Named after the Titans of Greek mythology, and advertised as “The ship of wonders” and “The floating palace , Titanic began her maiden voyage filled with passengers and crew of all class levels. On the dark and moonless night of April 14th, 1912 the ship steamed through the icy waters of the north Atlantic en route to New York. What happened near midnight, and over the course of the next two hours, is well documented: the ship struck an iceberg which caused catastrophic damage to the hull. Despite press claims of being unsinkable, by 2:10 AM on the 15th of April, Titanic begins her journey to the bottom of the sea, taking just over 1,500 people with her. The stories of those people and the history of that night- that ship- continue to grimly fascinate 100 years later.
It was all those histories that sent us to view Titanic: The Artifact Exhibition at Kansas City’s Union Station. The building itself amazes us, built in 1914 and closed in 1980, it was renovated and opened again to the public in 1999. Union Station is now home to an Amtrack station,shops,a museum,an interactive science center, and more as well as hosting traveling exhibits such as the one that we toured recently.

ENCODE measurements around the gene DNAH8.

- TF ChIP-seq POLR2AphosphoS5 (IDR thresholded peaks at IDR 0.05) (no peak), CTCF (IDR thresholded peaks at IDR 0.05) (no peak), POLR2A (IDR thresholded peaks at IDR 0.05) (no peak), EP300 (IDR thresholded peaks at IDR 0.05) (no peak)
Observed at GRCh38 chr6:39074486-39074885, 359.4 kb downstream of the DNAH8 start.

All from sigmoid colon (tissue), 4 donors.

This episode tracks that adventure for us. While photography is not allowed in the exhibit, we thought that it would be fun to bring you along with us via recording device as we toured the collection of memorabilia. The $19.12 adult admission made us smile, and the entire exhibit sparked discussion and imagination. We did our best to describe what we were looking at and touching…we touched part of the Titanic! (insert girly squeal here).
Vocabulary lesson: The term “poop deck” comes from the latin word puppis meaning aft or stern. The poop deck is a partial deck above the ships main afterdeck.
Also Puppis is a constellation…but before you get 12 year-old giddy, it represents the stern of a ship. Hey, one of us is bumming with you.
Yes, we could have taken more pictures in the gift shop, but didn’t think you cared to see all the merchandise with “Titanic” emblazoned across it. We didn’t buy anything.
Love love love this one. The Watch the Ends the Night by Allan Wolf. Own love. That much! The story of the Titanic is told through poems and dialogs from the point of view of two dozen passengers and crew. Some who survived, some who did not but all speak of their lives and the experience of April 14, 1912. I felt greedy sitting down and snarfing the whole book. I wanted to take it in short bites and savor each piece like really fine chocolate.
If you happen to find yourself in Kansas City, you really should check out Union Station. Here is a link to the events and things that will await you there.